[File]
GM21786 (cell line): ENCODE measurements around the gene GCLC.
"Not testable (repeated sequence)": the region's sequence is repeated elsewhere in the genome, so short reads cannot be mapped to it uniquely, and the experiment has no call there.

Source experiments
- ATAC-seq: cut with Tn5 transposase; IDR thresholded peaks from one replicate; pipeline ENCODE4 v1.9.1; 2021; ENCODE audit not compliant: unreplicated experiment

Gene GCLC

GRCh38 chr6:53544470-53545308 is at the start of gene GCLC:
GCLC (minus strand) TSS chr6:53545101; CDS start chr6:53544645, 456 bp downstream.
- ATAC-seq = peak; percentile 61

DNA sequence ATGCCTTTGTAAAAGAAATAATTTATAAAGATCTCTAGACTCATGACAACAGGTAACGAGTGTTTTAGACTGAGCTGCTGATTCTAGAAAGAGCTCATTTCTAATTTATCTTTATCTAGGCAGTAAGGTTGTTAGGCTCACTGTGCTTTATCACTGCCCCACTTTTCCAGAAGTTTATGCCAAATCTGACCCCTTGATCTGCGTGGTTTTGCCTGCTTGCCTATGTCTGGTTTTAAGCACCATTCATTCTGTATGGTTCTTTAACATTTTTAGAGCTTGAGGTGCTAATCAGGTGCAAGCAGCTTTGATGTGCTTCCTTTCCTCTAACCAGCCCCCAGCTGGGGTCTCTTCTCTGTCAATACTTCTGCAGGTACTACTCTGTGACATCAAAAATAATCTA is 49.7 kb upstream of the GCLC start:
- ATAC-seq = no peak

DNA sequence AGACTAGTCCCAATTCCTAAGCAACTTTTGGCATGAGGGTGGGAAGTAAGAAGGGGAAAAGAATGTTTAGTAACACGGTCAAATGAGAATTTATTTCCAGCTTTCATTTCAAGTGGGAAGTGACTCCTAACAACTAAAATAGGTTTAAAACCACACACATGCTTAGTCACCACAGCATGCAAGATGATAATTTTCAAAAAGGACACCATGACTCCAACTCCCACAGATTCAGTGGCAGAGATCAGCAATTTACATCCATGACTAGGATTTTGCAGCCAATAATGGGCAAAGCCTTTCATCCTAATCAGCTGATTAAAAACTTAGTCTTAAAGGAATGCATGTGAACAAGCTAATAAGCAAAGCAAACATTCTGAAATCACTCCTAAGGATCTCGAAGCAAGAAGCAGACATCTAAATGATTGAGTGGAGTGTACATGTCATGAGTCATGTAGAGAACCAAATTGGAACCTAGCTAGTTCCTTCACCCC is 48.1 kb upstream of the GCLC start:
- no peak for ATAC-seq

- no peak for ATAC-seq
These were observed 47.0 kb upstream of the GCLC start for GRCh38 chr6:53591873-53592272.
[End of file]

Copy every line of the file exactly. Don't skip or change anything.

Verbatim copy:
GM21786 (cell line): ENCODE measurements around the gene GCLC.
"Not testable (repeated sequence)": the region's sequence is repeated elsewhere in the genome, so short reads cannot be mapped to it uniquely, and the experiment has no call there.

Source experiments
- ATAC-seq: cut with Tn5 transposase; IDR thresholded peaks from one replicate; pipeline ENCODE4 v1.9.1; 2021; ENCODE audit not compliant: unreplicated experiment

Gene GCLC

GRCh38 chr6:53544470-53545308 is at the start of gene GCLC:
GCLC (minus strand) TSS chr6:53545101; CDS start chr6:53544645, 456 bp downstream.
- ATAC-seq = peak; percentile 61

DNA sequence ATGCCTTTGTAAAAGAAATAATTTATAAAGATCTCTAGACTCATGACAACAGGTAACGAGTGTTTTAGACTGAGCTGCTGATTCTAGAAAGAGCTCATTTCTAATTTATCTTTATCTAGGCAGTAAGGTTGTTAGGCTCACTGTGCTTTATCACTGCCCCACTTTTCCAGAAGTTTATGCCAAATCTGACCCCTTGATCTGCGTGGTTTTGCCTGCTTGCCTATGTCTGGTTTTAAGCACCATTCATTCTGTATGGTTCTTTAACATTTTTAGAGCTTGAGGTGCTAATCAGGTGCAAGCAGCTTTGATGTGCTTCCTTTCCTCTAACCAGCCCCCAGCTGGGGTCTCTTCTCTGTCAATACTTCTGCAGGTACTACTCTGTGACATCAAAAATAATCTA is 49.7 kb upstream of the GCLC start:
- ATAC-seq = no peak

DNA sequence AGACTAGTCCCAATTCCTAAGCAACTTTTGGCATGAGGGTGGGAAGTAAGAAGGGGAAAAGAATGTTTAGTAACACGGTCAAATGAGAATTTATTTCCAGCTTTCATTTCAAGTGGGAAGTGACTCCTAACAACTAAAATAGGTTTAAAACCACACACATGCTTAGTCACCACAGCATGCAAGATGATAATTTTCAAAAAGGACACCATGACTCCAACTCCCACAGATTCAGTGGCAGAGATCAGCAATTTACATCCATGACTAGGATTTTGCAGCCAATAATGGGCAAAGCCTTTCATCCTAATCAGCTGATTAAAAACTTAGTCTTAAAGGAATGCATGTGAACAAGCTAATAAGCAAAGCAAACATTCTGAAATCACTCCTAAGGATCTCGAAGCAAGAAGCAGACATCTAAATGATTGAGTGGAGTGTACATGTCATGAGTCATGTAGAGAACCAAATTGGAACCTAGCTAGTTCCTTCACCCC is 48.1 kb upstream of the GCLC start:
- no peak for ATAC-seq

- no peak for ATAC-seq
These were observed 47.0 kb upstream of the GCLC start for GRCh38 chr6:53591873-53592272.